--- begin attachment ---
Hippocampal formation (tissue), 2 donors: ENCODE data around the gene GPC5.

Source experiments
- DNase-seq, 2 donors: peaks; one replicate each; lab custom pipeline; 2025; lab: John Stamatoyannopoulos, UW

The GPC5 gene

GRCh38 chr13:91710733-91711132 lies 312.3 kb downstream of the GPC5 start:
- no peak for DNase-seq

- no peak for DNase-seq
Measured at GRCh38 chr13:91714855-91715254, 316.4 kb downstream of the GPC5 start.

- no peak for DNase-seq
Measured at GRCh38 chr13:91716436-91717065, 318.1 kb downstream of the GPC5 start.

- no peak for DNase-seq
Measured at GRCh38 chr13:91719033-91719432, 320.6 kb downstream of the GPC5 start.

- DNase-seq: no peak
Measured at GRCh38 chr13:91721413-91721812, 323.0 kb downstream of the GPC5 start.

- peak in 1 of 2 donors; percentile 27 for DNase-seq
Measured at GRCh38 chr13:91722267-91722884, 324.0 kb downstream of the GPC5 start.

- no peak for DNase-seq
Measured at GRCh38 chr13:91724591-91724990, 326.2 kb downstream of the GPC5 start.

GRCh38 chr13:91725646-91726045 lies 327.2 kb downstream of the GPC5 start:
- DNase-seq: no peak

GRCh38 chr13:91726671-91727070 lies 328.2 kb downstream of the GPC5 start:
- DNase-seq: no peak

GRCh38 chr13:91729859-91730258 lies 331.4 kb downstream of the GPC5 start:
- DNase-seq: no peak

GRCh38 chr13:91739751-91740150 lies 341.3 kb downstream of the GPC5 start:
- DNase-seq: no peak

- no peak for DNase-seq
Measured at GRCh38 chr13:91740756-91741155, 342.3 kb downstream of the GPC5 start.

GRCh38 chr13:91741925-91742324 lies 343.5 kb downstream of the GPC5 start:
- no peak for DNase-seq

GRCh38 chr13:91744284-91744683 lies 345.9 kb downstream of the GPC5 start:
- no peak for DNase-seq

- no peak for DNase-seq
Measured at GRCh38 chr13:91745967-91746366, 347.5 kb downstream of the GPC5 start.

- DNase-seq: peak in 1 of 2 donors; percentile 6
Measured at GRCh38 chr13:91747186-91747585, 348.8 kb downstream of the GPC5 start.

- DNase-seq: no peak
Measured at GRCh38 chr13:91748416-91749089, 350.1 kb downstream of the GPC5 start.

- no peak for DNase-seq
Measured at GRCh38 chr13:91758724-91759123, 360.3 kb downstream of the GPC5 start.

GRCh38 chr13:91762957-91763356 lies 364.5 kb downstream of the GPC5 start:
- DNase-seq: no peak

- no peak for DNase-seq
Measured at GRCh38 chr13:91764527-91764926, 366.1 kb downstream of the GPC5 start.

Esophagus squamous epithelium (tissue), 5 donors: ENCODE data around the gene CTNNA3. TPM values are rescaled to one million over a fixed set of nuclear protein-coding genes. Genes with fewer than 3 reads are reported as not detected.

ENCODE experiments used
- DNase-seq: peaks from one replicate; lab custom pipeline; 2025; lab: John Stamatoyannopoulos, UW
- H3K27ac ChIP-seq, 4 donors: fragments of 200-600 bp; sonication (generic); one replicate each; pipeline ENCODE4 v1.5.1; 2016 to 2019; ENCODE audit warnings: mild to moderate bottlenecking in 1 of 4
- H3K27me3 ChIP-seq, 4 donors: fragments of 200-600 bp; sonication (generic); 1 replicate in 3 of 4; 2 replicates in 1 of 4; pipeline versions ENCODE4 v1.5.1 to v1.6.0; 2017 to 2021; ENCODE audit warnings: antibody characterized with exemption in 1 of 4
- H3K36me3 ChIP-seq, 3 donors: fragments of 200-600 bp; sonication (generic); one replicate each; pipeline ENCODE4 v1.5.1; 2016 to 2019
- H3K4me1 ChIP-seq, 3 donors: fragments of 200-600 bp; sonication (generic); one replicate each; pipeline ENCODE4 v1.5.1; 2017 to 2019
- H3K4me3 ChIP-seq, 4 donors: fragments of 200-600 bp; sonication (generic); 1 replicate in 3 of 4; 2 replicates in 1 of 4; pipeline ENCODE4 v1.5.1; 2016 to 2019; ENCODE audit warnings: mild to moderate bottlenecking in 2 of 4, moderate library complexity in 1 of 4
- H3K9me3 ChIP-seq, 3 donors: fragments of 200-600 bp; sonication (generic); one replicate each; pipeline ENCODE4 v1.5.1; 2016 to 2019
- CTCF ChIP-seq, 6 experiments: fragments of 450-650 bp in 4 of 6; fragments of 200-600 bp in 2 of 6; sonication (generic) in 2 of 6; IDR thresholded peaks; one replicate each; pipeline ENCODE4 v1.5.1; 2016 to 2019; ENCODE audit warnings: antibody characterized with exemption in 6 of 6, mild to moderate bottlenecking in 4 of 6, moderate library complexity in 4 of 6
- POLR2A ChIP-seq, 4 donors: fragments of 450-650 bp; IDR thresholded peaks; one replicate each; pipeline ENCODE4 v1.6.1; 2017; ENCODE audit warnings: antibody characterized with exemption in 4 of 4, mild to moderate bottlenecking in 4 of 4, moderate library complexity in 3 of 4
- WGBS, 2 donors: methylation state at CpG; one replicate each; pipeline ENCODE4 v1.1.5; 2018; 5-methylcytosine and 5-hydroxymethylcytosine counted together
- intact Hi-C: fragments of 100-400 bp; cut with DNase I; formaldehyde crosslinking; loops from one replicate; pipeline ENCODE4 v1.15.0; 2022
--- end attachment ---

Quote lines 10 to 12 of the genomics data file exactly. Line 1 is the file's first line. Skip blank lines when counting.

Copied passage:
Measured at GRCh38 chr13:91716436-91717065, 318.1 kb downstream of the GPC5 start.

- no peak for DNase-seq
Measured at GRCh38 chr13:91719033-91719432, 320.6 kb downstream of the GPC5 start.